You’ve both changed
People change. Sometimes in small ways, sometimes massively. Personalities aren’t set in stone, they grow and develop as we grow older. If you’re feeling a sense of distance from your friend, it’s probable that your personalities no longer align. It’s nothing personal, it’s just one of those things.
You have different priorities
Our priorities are always changing. If, say, you’re focusing on your new career or raising your newborn but your pal’s top priority is still where he’s going to drink at the weekend, you’re naturally going to drift apart. True friends understand when priorities shift, and fake friends will slowly fall to the wayside.
You only see them out of habit
Friday lunchtime comes around and you roll your eyes as you go to meet your friend for your weekly coffee date, preparing to be bored for the next three hours. If you’re spending time with someone out of habit as opposed to actually enjoying their company, it’ll be beneficial to reassess the relationship.
You avoid introducing them to your other pals
If you’re forever keeping your friend at a distance, never introducing them to anyone else in your life, there may be a deeper reason at play. Deep down, you probably know that they’re a destructive person, and you don’t want your other friends to witness your toxic friendship.
They don’t celebrate your success
If your friend never celebrates your wins in life, it’s best to leave them be – they’ll only try to drag you down. They could find fault in everything you do, even the good, consistently trying to one-up you in every aspect of your life. Cut them loose and find a tribe that uplifts you instead of dragging you down.
You’re more focused on your goals
The path of self-improvement can sometimes be a lonely one. If your friends don’t understand why you’d rather go to the gym than spend an evening getting drunk, you’re likely leveling up. For something new to come in, something has to be left behind. In this case, it could be your current friend group.
You crave new connections
The best thing about outgrowing old friends is that it opens up doors to make new connections. You need to honor your own needs – and if ditching negative friends you’ve mentally surpassed to make more wholesome friendships is something you’ve been craving, then go for it.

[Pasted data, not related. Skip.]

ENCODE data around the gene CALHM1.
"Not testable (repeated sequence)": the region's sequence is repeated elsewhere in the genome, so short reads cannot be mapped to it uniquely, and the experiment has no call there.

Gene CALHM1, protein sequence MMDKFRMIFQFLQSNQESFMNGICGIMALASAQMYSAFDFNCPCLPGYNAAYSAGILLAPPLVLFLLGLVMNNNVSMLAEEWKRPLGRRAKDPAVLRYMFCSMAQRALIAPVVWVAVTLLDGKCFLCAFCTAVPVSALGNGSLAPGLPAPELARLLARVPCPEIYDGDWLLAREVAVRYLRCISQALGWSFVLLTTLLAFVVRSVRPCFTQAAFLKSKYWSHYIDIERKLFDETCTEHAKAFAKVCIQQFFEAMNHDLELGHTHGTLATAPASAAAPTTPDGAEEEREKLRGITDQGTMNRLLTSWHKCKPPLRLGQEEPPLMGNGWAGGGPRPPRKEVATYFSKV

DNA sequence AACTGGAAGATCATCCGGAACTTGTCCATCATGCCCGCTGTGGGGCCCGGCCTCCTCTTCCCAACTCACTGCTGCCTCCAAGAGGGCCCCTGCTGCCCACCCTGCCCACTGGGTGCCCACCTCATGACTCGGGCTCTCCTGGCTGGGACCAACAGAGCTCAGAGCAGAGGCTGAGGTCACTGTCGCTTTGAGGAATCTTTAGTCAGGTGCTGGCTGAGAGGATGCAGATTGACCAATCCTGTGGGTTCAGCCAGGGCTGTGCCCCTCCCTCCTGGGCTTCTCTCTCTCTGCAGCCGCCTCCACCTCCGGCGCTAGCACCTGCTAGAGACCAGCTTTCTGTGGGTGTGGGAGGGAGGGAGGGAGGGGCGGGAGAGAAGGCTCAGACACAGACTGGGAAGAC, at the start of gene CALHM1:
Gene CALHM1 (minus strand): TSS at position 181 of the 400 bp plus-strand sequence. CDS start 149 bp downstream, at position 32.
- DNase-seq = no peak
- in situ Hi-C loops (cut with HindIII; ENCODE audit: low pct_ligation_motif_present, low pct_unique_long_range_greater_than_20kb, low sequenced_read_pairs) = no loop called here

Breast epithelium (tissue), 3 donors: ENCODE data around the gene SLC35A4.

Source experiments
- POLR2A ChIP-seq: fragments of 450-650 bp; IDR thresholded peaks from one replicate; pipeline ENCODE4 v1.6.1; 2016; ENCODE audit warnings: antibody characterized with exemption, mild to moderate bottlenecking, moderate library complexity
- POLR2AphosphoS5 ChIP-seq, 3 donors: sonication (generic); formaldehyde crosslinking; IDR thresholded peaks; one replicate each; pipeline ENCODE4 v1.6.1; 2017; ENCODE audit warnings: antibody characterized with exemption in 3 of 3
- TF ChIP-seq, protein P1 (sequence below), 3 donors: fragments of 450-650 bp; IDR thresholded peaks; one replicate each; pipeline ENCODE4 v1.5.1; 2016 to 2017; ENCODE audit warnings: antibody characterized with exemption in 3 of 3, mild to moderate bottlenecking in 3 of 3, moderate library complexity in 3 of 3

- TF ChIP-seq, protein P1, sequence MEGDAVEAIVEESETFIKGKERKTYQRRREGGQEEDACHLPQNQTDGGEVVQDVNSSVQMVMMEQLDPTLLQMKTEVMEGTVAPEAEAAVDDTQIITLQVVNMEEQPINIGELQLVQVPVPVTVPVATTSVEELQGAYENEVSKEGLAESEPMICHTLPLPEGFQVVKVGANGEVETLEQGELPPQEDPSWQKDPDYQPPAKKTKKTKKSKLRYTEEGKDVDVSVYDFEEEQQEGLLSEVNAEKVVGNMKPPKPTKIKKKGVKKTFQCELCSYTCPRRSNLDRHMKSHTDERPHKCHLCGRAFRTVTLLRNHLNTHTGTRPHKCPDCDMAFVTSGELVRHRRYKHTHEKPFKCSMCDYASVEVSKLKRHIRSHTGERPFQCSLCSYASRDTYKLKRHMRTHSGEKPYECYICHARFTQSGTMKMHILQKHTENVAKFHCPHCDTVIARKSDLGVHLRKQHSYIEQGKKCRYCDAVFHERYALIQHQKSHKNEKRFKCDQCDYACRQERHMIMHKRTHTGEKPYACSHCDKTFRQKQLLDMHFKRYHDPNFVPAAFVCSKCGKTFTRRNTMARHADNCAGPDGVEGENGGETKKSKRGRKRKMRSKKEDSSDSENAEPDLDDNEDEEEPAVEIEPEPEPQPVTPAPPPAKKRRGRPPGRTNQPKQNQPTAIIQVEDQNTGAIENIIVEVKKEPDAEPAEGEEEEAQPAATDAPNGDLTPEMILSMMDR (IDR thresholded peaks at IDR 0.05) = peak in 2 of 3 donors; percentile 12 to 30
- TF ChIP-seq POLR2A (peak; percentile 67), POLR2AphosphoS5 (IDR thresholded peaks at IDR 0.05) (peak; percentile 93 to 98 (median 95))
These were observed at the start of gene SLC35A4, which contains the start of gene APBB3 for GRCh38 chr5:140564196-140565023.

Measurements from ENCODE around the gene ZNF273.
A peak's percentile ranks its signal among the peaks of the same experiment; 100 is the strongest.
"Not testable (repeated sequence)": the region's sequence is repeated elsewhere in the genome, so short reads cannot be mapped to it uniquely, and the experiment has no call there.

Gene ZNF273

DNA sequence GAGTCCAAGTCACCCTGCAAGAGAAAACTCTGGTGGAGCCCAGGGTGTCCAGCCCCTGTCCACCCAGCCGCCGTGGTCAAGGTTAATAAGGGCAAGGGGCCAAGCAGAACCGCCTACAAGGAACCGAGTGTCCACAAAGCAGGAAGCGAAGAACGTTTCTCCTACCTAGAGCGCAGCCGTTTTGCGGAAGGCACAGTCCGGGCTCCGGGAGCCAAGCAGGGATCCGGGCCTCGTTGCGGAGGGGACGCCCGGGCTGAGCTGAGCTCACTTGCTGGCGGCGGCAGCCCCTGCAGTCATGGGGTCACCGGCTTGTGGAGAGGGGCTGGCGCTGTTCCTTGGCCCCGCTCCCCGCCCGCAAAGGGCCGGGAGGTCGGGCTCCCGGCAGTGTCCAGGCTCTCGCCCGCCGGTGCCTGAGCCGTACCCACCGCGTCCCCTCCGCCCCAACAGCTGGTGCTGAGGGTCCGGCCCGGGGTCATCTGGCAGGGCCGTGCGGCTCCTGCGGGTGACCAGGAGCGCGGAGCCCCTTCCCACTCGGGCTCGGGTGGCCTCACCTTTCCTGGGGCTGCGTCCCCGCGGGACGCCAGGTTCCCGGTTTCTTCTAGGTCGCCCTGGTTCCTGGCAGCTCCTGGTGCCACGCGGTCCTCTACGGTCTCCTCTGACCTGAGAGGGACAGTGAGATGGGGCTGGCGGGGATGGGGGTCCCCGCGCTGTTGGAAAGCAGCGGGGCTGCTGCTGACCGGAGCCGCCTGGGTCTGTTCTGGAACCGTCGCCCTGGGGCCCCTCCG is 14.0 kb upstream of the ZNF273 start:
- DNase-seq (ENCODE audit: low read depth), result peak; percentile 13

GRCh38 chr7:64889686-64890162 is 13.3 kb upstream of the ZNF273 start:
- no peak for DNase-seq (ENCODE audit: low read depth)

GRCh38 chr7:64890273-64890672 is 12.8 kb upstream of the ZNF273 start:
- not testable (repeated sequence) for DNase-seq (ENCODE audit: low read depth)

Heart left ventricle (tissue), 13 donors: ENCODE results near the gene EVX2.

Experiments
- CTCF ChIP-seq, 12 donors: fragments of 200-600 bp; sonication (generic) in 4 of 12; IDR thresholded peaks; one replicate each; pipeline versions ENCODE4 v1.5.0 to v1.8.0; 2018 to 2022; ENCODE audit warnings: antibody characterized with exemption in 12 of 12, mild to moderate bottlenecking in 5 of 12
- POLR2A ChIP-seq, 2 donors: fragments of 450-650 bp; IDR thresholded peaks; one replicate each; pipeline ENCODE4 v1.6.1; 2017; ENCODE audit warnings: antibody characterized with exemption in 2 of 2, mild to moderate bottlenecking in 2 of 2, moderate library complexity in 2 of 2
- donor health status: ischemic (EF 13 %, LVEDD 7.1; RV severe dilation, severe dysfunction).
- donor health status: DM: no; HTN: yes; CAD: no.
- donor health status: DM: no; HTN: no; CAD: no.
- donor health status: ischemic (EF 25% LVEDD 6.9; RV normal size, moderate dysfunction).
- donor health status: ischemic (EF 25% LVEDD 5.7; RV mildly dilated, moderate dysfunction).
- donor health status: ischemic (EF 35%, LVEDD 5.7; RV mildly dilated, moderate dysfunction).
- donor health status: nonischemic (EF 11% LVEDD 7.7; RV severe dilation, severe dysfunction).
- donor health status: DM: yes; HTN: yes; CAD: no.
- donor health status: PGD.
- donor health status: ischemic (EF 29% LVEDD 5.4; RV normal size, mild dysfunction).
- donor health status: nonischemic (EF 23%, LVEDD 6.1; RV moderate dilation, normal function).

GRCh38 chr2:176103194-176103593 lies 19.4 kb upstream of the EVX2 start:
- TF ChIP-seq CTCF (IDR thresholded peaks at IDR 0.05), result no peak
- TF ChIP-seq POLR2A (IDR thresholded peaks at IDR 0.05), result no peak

You clash over your principals
We don’t all have to agree on everything – variety is the spice of life, after all. There does, however, need to be a basic level of respect when it comes to your opinion. For example, if your male friend is constantly making misogynistic remarks, and as a woman you feel disrespected, the best course of action is to end the kinship.
They’re holding onto a grudge
You had an argument six months ago and your pal is still giving you the cold shoulder, no matter how many times you’ve apologized. If this sounds familiar, you’ve likely matured beyond the friendship’s capacity. Good friends leave the past in the past; they don’t weaponize it to punish unfavorable behavior.
You’ve realized they’re actually toxic
Sometimes, it’s simple: You wake up one day and realize the close companion you’ve had for years is actually just straight-up toxic, through and through. Whether it’s because of the constant lies, endless arguments or incessant disrespect, the best thing to do is to cut them out.
They’re never present with you
If your friend is more interested in texting their other pals rather than basking in your company, are they truly valuing you? If rather than engage in a proper conversation they focus more heavily on scrolling through Instagram the entire time they’re with you, they may be the type of person you’re outgrowing, little by little.
They haven’t matured or changed
If it’s always the same old conversations, repeated immature jokes or similar issues they’ve had for a decade, your friend might have mentally plateaued. Everyone grows at their own pace, but if your pal seems like they’ve reached their emotional peak, they’re unlikely to bring much positive change into your life.
Other people point out the red flags
Friends and family may always be pointing out your friend’s red flags, while you’re forever making excuses about their behavior. If this is the case, the writing is on the wall – you’re better off without them. Take a moment to properly analyze the relationship, and see if it’s truly serving your highest good.
They never make time for you
If you’re constantly reaching out only to be met with silence, it’s high time to leave the friendship in the past. There’s no sense in putting forth the effort if you’re receiving nothing back. Invest in yourself and in others who support you, and leave such dead-end relationships in your rear view mirror.